Brian Wong: ‘Kiip Getting Lucky’

Three years ago this Mother's Day weekend, Brian Wong paid a sad surprise visit to his mom in Vancouver; he'd just been laid off from his business development gig at Digg. This year, the newly-21-year-old is 18 months into founding Kiip, which has 35 employees in New York and San Francisco and has given 40

Kiip founder Brian Wong outlined ways for controlling luck during his talk Friday morning at Big Omaha. 

Three years ago this Mother’s Day weekend, Brian Wong paid a sad surprise visit to his mom in Vancouver; he’d just been laid off from his business development gig at Digg. This year, the newly-21-year-old is 18 months into founding Kiip, which has 35 employees in New York and San Francisco and has given 40 million rewards for achievements in games.

Lucky?  

“Luck is supposed to be, like, you can’t control it,” he said on Friday morning while speaking at KANEKO on the second day of speeches at Big Omaha 2012. “I’m here to say that you can control it, and I’ll give you ten steps to do that.” 

Those steps: 

1. Start Playing

Wong said he is tired of people asking for coffees from other entrepreneurs to learn from them. 

“You won’t know how the game will be played until you start,” he said.  “You won’t get lucky until you actually start playing.”

2. Surround Yourself with Other Lucky People

Events like Big Omaha are a great way to do this, Wong said.

Once you’re surrounded by lucky people, “don’t ask how, just hang out with them. When you hang out with them, luck breeds luck, wealth breeds wealth.”

3. Choose a Really BIG Field 

You can only be a “lean startup” and iterate if you have really big field.

“If you have the positioning that will basically allow you to tackle everything within a very wide breadth,” Wong said, “what you have as a result is basically an excuse to do a lot of different things.”

4.

Oops. Make that nine steps. 

5. Make a Game with Less Players 

Make sure that big field you chose is filled with just a few players. If you have to, differentiate yourself from the competition. For example, Kiip. “We’re not an ad network,” Wong said. “We’re a rewards network.” 

“If you you can play it right, if you can make your own bucket, that’s what I call a blue skies effect,” Wong said.  People start buying into your idea, then become customers.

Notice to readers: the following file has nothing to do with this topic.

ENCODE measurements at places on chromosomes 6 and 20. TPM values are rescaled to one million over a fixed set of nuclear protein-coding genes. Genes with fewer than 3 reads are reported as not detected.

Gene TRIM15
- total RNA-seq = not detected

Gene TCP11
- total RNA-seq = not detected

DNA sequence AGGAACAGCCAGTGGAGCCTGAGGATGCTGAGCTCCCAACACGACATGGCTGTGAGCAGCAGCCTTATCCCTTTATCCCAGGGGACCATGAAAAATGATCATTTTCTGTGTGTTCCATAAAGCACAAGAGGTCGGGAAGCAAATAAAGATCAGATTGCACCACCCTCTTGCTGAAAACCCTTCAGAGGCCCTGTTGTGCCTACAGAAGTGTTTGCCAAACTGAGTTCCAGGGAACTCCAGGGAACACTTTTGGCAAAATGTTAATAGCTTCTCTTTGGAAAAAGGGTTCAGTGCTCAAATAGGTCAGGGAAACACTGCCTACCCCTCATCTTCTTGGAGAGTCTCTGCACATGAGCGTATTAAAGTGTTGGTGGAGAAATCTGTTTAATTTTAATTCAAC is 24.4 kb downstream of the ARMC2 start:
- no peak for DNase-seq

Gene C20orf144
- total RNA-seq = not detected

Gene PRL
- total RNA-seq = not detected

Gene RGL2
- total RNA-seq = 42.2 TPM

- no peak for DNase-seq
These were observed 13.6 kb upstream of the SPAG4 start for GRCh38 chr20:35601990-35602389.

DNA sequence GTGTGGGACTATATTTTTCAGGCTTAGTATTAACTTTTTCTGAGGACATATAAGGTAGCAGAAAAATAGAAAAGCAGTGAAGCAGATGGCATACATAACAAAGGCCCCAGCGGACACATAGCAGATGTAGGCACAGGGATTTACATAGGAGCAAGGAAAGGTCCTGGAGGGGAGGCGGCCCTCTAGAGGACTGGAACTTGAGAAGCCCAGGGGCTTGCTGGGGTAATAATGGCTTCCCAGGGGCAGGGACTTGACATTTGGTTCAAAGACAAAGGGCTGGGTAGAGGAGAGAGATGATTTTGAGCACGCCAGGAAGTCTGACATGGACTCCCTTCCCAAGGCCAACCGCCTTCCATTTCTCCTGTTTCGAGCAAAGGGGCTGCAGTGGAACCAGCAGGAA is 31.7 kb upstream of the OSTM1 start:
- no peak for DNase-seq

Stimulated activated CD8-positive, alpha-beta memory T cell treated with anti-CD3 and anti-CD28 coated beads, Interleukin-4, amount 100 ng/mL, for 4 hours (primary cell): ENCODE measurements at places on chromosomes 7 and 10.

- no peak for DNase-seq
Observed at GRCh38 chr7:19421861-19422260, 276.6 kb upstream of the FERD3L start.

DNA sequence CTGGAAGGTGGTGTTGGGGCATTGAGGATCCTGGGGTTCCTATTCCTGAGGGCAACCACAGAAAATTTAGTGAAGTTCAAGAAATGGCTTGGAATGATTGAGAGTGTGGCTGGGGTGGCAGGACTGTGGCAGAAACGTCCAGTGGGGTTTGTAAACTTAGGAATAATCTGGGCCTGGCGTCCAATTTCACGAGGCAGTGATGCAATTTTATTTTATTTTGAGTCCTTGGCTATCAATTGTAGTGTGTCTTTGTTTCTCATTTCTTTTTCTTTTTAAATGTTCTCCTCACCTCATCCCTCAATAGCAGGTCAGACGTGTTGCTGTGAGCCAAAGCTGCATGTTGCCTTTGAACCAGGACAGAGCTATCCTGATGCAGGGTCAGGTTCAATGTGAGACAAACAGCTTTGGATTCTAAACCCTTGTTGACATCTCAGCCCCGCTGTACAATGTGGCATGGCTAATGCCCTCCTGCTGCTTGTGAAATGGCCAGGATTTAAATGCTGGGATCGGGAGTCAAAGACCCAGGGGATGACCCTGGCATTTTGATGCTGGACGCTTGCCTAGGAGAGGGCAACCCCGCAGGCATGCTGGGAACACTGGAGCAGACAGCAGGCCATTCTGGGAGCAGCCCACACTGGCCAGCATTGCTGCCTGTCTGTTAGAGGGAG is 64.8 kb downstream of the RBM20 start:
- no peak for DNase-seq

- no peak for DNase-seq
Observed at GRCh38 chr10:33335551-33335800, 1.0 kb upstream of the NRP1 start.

“If you have a buyer and a seller, you now have created a market. That’s an amazing, beautiful thing.” 

6. Remove ‘Unlucky’ From Your Vocabulary 

Wong’s brother applied for a job last week, and didn’t get it.  

Wong’s take: He was actually lucky to find out that he was not a good fit for the job. If he’d got it, he would have hated it, and that would be worse. 

7. It’s All About Relative Luck 

“If you’re able to remove unlucky, if you’re able to find this area for you to play in, and then you realize that you are actually being very lucky, it will enable you to perceive how to move forward,” Wong said.

“Go through life knowing that nobody gives a f— about you,” he said.  

“This means that anything that happens to you is an amazing opportunity, and you will grab the bull by the horns.”

8. Use What *Normally* Gets You Lucky

Don’t try to think up strengths you should have or spend time trying to fix your weaknesses. Instead, use the “superpower” traits you already have — the ones you use to get someone to go out with you or sleep with you. 

For Wong, that’s getting people really excited about stuff. 

Don’t know what yours is? Ask your friends. 

9. Make People Lucky 

The more you help others, the more they are willing to serendipitously help you. 

Also, think about what you want, and then ask people around you. “No one will know how to help you unless you tell them how to help you,” Wong said. 

10. Luck Becomes Serendipity 

Act and do in a way that allows you to identify the opportunities that come to you. 


For real-time coverage of Big Omaha on Thursday and Friday, including a live stream of all 14 speakers, visit siliconprairienews.com/live.

 

Credits: Photo by Malone & Company / Big Omaha


Silicon Prairie News’ coverage of Big Omaha 2012 is presented by CoSentry. For more than a decade, CoSentry has provided startups, web-based enterprises and larger organizations a safe, secure, affordable network of computing and data storage facilities.

Learn more about CoSentry at cosentry.com.

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